• Roz Thornton

How can leaders help their teams to focus on collective results?

By Roz Thornton, Founding Partner, Roots Transformation

It’s a familiar scenario in leadership teams; certain individuals putting their personal or departmental objectives ahead of those of the team and the organisation. Losing sight of collective goals happens when people’s own objectives seem more pressing and relevant, or because they believe they’re vying for their place in a competitive environment.

Of course, when ego, ambition or personal targets of individual leaders gets in the way of achieving the overarching goals of the leadership team, it can be damaging. Trust is eroded and teamwork impeded. But the good news is that, by investing time and effort to help your team focus on achieving collective results, you will undoubtedly reap rewards. As Patrick Lencioni, author of ‘The Five Dysfunctions of a Team’ says: “The teams that figure it out have a bigger advantage than ever before because most of their competitors are just a bunch of individuals looking out for themselves”

To avoid the pitfalls and help your team stay focused on achieving collective results, consider taking the following steps:

1. Get the right people on the bus

Making sure you have the right people on your team is the crucial first step. In the words of American author, Jim Collins: “Great vision without great people is irrelevant.” In his best-selling book ‘Good to Great’ he talks about the importance of getting the right people on the bus and explains that leaders of great companies don’t figure out where to drive the bus and then get people to take it there. Instead, they get the right people on the bus and the wrong people off the bus first, then they figure out where to drive it.

Focus on attracting and retaining great talent; people who not only have the right technical skills and expertise, but who share your organisation’s values and vision. It’s equally important to realise when you need to remove someone from the team who isn’t the right fit - for the good of the team and the organisation. Once you have a team of smart, dedicated people with shared values, you can focus on the next step:

2. Build a cohesive leadership team

Most importantly, building a cohesive team involves developing a foundation of vulnerability-based trust, as we discussed in our previous blog on the subject. When team members can be vulnerable with one another and are willing to admit to their shortcomings and mistakes, a culture of trust can exist. Individuals are then able to engage in healthy debate, commit to team decisions and hold one another accountable for acting on those decisions.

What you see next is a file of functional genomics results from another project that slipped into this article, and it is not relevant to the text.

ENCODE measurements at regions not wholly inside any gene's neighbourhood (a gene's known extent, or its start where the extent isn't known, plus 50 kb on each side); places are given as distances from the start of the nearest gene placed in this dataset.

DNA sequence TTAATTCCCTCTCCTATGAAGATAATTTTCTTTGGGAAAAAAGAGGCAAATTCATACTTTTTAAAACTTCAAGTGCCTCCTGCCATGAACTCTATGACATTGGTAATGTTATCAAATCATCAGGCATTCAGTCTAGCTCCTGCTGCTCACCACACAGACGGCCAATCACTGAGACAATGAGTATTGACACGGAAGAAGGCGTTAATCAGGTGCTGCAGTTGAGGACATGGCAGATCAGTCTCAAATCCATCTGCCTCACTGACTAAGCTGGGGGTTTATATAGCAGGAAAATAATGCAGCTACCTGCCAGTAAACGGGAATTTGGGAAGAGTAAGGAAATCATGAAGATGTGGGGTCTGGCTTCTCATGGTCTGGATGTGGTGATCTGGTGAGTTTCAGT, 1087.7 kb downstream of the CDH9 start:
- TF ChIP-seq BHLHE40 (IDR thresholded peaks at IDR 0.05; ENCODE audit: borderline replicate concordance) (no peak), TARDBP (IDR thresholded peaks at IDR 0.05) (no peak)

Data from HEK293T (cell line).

These are the critical behaviours of high performing, cohesive leadership teams according to Patrick Lencioni’s ‘Five Behaviours of a cohesive team’ model, which we use as a basis of our work developing leadership teams.

3. Establish the direction of travel.

Once you have a cohesive leadership team in place, it’s time to establish its direction of travel. Team members need to understand why the organisation exists and their place within it. This is about planning for success - establishing roles, responsibilities, priorities and goals, and agreeing on the collective results the team must achieve for the good of the organisation.

Author and executive coach, John Baldoni, emphasises the importance of keeping team goals front of mind and working to make sure any rivalries are achievement-oriented, and not personal. “Bruised egos are fine; hurt feelings are not. Make certain that everyone continues to feel part of the team” he says. Good advice!

To keep your team focused on achieving collective results, it’s wise to focus on recognising and rewarding only the actions and behaviours that contribute to those results. And, as team members work together best when they have a compelling reason to do so, we recommend deciding on a Thematic Goal for the team. This will be a core priority; the thing that will make the biggest difference to the business within a short time frame. Working towards a Thematic Goal - for example, improving customer satisfaction, launching a new product or increasing market awareness - will bring the team together and out of their silos to focus on a collective result.

4. Maintain the bus!

Once you’ve achieved steps one to three above, don’t be tempted to take your foot off the pedal! It’s crucial to keep cultivating the behaviours that have resulted in a cohesive and high performing leadership team. Even when the team has mastered these behaviours, individuals can lose sight of the collective from time-to-time, so it’s important to watch out for it and take steps to address it.

Consistent practice is the key: ‘Teamwork ultimately comes down to practicing a small set of principles over a long period of time’, says Lencioni, and we agree. To that end we've created a variety of free resources to help teams develop and practice the critical behaviours, which you can access at:

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